Headlines in The Weekly New Mexican newspaper on Feb. 9, 1880, declared: "Santa Fe’s Triumph: The Last Link Is Forged in the Iron Chain Which Binds the Ancient City to the United States And the Santa Fe Trail Passes into Oblivion. An Immense Crowd Greets the Coming of the Iron Steed Speeches and Congratulation!"
Indeed, it was a momentous day in Santa Fe and for Northern New Mexico — the linking of the isolated region to the nation, which would usher in great changes in the years to come.
Today only fragments of this once-extensive regional rail system still function, but the history of the rail lines, including many short-term lines laid just to haul timber out of various mountain ranges, reveals many vital stories and helps us understand the forces that shaped the region.
The first railroad — a line owned and operated by the Atchison, Topeka and Santa Fe Railway (ATSF) — entered into New Mexico in 1878, coming from Colorado over Raton Pass in the state’s northeast corner. It was soon pushed southward to Las Vegas and then on to Albuquerque in 1880, and within 30 months clear to El Paso. But the main line bypassed Santa Fe. A spur line connecting Lamy to Santa Fe provided limited access to the capital, frustrating civic leaders and the business community. The main ATSF line proved durable and is still in use, today serving both freight trains and Amtrak as a major transcontinental line.
The other major railroad operating in north-central New Mexico was the Denver and Rio Grande Western Railroad (D&RG). It was notable for several reasons. The system’s many lines and spurs penetrated some of the nation’s harshest mountain terrain, including the booming gold and silver mines of the rugged San Juan range of southwestern Colorado. Inching up canyons with vertical walls, its rail beds often had to be blasted and hacked from solid rock, which led the railroad to develop a rail bed considerably skinnier than standard, leading to the term “narrow-gauge railroad.”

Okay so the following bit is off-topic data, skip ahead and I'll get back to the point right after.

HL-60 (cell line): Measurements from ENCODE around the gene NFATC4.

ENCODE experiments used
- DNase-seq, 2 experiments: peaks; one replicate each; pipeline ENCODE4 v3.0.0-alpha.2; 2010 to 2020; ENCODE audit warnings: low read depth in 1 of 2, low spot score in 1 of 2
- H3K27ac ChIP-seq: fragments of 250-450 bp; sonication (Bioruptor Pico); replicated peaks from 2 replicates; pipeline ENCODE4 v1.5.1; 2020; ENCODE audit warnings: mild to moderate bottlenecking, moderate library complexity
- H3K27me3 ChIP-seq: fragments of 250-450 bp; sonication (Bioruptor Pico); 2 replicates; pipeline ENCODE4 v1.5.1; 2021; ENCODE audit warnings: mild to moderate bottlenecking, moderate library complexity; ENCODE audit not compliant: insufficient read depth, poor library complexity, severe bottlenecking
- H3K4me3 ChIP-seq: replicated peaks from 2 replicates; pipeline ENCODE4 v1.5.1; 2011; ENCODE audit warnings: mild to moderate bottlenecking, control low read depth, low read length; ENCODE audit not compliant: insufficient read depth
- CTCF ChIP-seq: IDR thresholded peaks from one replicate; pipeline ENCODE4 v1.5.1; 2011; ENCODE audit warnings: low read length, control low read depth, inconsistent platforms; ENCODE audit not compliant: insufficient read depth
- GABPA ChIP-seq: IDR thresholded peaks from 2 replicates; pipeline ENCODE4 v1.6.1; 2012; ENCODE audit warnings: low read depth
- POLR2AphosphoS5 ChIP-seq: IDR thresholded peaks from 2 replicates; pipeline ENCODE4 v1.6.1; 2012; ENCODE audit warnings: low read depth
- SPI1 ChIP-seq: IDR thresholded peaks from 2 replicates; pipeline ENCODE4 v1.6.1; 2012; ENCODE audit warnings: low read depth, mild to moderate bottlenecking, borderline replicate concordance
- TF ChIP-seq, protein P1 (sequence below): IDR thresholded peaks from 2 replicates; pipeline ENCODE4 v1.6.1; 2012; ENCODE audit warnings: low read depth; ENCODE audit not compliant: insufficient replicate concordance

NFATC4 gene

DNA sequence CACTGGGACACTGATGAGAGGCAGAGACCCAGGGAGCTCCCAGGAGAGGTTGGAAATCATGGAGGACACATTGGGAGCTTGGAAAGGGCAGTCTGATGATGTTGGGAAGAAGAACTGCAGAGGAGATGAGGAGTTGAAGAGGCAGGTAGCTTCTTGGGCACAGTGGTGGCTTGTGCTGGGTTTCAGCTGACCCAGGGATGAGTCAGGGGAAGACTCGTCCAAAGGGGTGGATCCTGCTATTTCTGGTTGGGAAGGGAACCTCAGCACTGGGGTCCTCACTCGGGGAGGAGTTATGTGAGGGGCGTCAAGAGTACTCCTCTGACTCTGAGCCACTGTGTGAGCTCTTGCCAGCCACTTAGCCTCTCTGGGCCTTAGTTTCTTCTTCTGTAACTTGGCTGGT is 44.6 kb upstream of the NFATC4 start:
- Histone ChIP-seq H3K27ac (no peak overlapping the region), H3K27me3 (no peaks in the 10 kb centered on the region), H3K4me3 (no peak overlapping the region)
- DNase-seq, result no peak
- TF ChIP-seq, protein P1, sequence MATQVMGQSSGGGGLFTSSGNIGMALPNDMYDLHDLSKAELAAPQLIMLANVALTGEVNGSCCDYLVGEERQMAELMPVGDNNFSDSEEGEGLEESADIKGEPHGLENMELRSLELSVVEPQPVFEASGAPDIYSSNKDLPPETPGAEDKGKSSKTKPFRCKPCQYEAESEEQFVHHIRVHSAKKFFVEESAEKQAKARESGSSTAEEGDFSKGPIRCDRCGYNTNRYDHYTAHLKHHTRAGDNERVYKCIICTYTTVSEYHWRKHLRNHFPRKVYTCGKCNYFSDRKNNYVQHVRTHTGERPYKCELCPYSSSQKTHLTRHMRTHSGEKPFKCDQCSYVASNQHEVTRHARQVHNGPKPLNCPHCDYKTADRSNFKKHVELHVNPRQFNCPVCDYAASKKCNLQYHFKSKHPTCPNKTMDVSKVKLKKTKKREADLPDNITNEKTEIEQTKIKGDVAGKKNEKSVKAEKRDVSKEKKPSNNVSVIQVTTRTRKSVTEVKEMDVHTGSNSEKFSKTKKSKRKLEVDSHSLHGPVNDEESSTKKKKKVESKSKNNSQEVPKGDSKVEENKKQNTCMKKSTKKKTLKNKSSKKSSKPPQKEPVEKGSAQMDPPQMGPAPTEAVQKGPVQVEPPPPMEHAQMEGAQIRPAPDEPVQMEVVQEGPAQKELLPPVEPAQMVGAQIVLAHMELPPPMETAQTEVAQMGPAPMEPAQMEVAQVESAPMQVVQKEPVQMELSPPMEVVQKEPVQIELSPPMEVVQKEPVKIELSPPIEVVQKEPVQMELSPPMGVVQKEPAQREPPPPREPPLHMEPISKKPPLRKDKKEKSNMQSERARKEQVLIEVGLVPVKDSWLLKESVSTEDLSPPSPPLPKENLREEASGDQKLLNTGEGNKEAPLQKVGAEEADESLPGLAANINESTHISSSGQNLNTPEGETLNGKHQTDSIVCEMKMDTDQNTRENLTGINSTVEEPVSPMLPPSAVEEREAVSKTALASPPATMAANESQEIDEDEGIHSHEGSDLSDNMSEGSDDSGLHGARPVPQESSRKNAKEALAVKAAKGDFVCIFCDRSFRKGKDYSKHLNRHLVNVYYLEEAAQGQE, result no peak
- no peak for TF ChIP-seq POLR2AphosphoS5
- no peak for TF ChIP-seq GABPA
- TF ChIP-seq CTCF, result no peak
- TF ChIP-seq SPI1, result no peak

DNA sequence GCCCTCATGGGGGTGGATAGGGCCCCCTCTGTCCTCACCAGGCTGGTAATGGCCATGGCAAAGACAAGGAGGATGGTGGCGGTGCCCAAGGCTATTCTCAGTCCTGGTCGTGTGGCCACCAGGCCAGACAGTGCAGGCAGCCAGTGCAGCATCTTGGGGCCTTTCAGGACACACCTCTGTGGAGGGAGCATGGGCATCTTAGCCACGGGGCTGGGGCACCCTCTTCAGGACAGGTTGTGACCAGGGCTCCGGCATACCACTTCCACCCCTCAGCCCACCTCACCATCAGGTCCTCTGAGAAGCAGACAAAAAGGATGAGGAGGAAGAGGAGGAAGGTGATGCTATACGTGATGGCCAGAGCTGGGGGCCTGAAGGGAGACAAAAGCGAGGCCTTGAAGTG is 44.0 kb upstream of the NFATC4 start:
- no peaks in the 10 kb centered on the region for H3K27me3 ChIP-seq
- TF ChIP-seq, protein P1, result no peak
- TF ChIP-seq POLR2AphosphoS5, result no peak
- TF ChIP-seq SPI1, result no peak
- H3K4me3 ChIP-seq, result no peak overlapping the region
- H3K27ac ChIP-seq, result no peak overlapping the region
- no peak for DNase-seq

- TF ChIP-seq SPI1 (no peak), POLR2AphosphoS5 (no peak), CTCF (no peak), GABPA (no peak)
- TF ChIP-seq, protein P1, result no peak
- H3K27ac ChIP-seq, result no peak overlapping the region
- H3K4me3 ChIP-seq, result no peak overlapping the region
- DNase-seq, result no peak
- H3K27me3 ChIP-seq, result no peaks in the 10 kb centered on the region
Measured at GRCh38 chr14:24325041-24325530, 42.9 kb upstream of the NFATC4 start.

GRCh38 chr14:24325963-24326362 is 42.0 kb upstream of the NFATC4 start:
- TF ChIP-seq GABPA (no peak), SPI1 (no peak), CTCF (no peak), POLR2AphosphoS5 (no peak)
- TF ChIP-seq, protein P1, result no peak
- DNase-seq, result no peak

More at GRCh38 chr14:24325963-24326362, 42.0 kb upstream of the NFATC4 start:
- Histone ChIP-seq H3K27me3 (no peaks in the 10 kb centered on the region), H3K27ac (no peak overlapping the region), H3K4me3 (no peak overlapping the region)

In 1879 the D&RG’s narrow-gauge line reached Antonito, Colorado, just north of New Mexico, and was extended into New Mexico the following year, reaching isolated way stations.
Pamilia, Volcano and No Agua, then the village of Tres Piedras. Continuing south, it then dove down into the Río Grande Gorge to Embudo at a 4 percent grade, chugged along the west bank of the river past Alcalde and Ohkay Owingeh Pueblo and ended at a nearby spot with no name late in 1881. Regional farmers, ranchers and traders flocked to this terminus, and soon a village grew up around it, including a restaurant operated by a woman from Spain nicknamed La Española. The village grew from a population of 150 in 1881 to 1,500 by 1900, and the stop became the town of Española.
D&RG reaches Santa Fe, at last
Civic boosters longed to see the line extended into Santa Fe, providing access to the extensive D&RG system, but the 35-mile-long “missing link” proved elusive, with several companies formed and crushed in the process of seeing it completed. At last the Texas, Santa Fe and Northern Railroad Company (later absorbed by the D&RG) marshaled the necessary funds and agreements, and track was laid down Buckman Wash to the Río Grande, along White Rock Canyon and across the river to Española. The first passengers departed Santa Fe on the morning of Jan. 9, 1887, for the run to Española. With the link, people and freight could depart Santa Fe’s Union Depot — today’s Tomasita’s Restaurant — and ride undisturbed on D&RG trains all the way to Denver on what became known as the Chili Line.